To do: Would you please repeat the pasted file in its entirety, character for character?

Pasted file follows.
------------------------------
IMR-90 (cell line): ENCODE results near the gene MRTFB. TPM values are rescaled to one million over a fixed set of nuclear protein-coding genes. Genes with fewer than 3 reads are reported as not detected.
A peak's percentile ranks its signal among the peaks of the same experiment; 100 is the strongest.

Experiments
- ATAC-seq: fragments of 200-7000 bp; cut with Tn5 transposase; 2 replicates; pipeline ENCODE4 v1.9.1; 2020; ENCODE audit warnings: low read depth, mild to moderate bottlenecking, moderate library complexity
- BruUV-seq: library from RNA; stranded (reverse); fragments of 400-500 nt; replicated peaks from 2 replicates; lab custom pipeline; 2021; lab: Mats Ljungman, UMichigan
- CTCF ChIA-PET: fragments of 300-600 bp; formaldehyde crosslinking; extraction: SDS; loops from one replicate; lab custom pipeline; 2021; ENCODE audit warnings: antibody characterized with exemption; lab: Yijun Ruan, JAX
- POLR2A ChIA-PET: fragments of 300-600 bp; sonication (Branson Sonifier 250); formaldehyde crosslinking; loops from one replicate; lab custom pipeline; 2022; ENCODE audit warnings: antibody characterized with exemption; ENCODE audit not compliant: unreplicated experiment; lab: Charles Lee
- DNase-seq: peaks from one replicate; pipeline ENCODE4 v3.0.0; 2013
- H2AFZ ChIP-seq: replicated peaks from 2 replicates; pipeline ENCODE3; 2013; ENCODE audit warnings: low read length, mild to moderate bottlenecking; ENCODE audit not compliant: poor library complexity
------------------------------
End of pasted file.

IMR-90 (cell line): ENCODE results near the gene MRTFB. TPM values are rescaled to one million over a fixed set of nuclear protein-coding genes. Genes with fewer than 3 reads are reported as not detected.
A peak's percentile ranks its signal among the peaks of the same experiment; 100 is the strongest.

Experiments
- ATAC-seq: fragments of 200-7000 bp; cut with Tn5 transposase; 2 replicates; pipeline ENCODE4 v1.9.1; 2020; ENCODE audit warnings: low read depth, mild to moderate bottlenecking, moderate library complexity
- BruUV-seq: library from RNA; stranded (reverse); fragments of 400-500 nt; replicated peaks from 2 replicates; lab custom pipeline; 2021; lab: Mats Ljungman, UMichigan
- CTCF ChIA-PET: fragments of 300-600 bp; formaldehyde crosslinking; extraction: SDS; loops from one replicate; lab custom pipeline; 2021; ENCODE audit warnings: antibody characterized with exemption; lab: Yijun Ruan, JAX
- POLR2A ChIA-PET: fragments of 300-600 bp; sonication (Branson Sonifier 250); formaldehyde crosslinking; loops from one replicate; lab custom pipeline; 2022; ENCODE audit warnings: antibody characterized with exemption; ENCODE audit not compliant: unreplicated experiment; lab: Charles Lee
- DNase-seq: peaks from one replicate; pipeline ENCODE4 v3.0.0; 2013
- H2AFZ ChIP-seq: replicated peaks from 2 replicates; pipeline ENCODE3; 2013; ENCODE audit warnings: low read length, mild to moderate bottlenecking; ENCODE audit not compliant: poor library complexity